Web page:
Zola Jesus has her finger on the cultural pulse, if that's still possible these days. We're in a stimulating age of hyper-connectedness – of rapid, constant evolution. There’s no telling what each new day will bring in terms of that progress, and music can especially benefit from the crossbreeding and collaboration facilitated by our modern tools.
So like most musical acts worth watching out for in 2012, Zola Jesus, who goes by Nika Roza Danilova offstage, is both smart and trendy enough to defy classification. She was raised in an isolated area of Northern Wisconsin and trained as an opera singer for 10 years before stopping due to crippling performance anxiety. That's when she started experimenting with alternative forms of music.
The strength of Danilova's pervasive, haunting mezzo voice may have operatic roots, but nothing else about her does. In some ways, her music can be likened to urban scenery; she starts with haunting, ethereal soundscapes then builds cities of industrial synth-pop and movement-inducing bass. Finally, she adds the living bodies of a violinist and a drummer, and sings. Boy, does she sing.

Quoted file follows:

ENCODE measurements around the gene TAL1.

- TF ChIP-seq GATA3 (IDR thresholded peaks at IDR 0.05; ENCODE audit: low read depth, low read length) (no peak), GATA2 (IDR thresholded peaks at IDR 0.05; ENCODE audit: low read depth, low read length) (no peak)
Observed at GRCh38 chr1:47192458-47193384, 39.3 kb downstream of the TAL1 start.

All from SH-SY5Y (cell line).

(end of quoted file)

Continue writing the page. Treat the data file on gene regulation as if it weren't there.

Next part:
The goth-industrial-rock-indie feel of Zola’s music fit right in at Lincoln Hall. Like the music itself, the interior was dark, polished and acoustically phenomenal. Most of the venue's light was provided by several cubes randomly placed onstage, emitting a soft blue glow. Some lighting was also synchronized with the music – flares of brightness on downbeats, for example – that heightened the already-phenomenal visual experience.
Despite the gripping music, Zola Jesus’ act was what truly won the crowd. She certainly quenched the audience’s thirst for crazy – about halfway through one of her songs, she began krumping, eliciting whoops and hollers from my fellow concert goers. At one point she jumped into the crowd and sang to small groups (I swear she looked at me a few times). She hijacked the drum set for half a song as well, pounding cymbals with a level of ferocity that was almost inappropriate.
Danilova's antics were acceptable because she's talented and damn cute. On Tuesday night she wore a cotton dress with leggings on her 4-foot-11 frame, and her shock of shaggy blonde hair covered her face endearingly as she sang. I was almost fooled into thinking she was shy several times, but then she’d catwalk up and down the tiny stage and my sympathy would turn to awe at her total badassery.
When I picked my tickets up for Zola Jesus at the Lincoln Hall will call, I was expecting a mellow, introspective kind of show from a notable new artist. What I got instead was a crazy platinum blonde pounding on drums and jamming with her audience. And if the obnoxious dude repeating “Hell yeah!” during and after every song was any indication of the performance’s overall reception, the crowd dug it.